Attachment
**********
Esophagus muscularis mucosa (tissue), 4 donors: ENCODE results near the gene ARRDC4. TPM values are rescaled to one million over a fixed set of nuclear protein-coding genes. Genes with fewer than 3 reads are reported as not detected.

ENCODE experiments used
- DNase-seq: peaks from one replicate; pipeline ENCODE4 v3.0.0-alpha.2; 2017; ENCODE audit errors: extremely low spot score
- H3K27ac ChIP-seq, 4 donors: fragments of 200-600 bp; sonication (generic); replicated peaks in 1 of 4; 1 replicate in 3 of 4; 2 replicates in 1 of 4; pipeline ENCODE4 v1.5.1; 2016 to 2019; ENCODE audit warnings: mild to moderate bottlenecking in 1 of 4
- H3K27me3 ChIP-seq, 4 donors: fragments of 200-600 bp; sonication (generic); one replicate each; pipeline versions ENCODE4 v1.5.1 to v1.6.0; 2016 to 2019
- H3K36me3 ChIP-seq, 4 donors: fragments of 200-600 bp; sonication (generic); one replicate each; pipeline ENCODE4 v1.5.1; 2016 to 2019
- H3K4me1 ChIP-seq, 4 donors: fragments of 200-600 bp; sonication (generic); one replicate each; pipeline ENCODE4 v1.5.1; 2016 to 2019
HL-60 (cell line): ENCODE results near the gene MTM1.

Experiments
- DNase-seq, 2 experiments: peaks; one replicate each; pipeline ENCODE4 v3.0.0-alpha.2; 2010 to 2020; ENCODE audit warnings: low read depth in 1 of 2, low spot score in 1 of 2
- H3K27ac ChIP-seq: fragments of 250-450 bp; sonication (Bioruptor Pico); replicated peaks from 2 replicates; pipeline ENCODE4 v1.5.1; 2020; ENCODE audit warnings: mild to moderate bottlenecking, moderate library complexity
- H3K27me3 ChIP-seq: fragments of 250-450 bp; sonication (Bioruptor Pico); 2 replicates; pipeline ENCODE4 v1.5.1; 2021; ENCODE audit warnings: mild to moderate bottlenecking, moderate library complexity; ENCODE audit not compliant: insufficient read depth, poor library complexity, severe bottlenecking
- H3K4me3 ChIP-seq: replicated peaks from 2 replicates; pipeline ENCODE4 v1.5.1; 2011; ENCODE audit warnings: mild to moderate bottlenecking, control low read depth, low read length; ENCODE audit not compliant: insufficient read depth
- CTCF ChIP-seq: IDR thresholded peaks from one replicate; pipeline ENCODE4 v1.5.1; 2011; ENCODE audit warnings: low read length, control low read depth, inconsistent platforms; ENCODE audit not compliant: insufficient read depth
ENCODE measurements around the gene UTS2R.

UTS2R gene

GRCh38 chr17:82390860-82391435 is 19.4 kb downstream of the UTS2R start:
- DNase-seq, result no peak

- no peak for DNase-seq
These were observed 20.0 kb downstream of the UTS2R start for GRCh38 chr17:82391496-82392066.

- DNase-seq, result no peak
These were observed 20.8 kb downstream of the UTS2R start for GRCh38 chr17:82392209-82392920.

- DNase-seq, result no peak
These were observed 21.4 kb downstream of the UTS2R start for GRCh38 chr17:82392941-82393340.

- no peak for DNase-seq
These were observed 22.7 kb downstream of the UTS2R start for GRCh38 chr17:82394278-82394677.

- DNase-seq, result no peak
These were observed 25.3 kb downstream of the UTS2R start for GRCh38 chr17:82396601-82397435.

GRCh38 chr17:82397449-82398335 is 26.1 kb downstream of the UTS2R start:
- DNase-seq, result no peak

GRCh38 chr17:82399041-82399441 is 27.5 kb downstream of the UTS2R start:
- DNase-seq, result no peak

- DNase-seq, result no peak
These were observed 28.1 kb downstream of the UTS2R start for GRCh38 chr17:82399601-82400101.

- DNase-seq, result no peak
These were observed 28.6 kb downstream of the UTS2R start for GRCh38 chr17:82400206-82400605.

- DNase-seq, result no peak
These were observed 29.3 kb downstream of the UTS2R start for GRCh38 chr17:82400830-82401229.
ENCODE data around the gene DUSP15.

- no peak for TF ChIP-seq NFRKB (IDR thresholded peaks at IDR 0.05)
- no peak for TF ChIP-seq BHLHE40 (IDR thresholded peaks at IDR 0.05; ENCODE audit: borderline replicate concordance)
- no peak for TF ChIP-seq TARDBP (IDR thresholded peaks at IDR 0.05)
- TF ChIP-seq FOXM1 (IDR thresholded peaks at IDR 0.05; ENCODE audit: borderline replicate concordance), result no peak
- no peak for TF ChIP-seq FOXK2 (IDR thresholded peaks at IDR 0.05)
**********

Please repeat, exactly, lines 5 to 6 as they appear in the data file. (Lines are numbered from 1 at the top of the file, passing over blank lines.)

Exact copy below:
- H3K27me3 ChIP-seq, 4 donors: fragments of 200-600 bp; sonication (generic); one replicate each; pipeline versions ENCODE4 v1.5.1 to v1.6.0; 2016 to 2019
- H3K36me3 ChIP-seq, 4 donors: fragments of 200-600 bp; sonication (generic); one replicate each; pipeline ENCODE4 v1.5.1; 2016 to 2019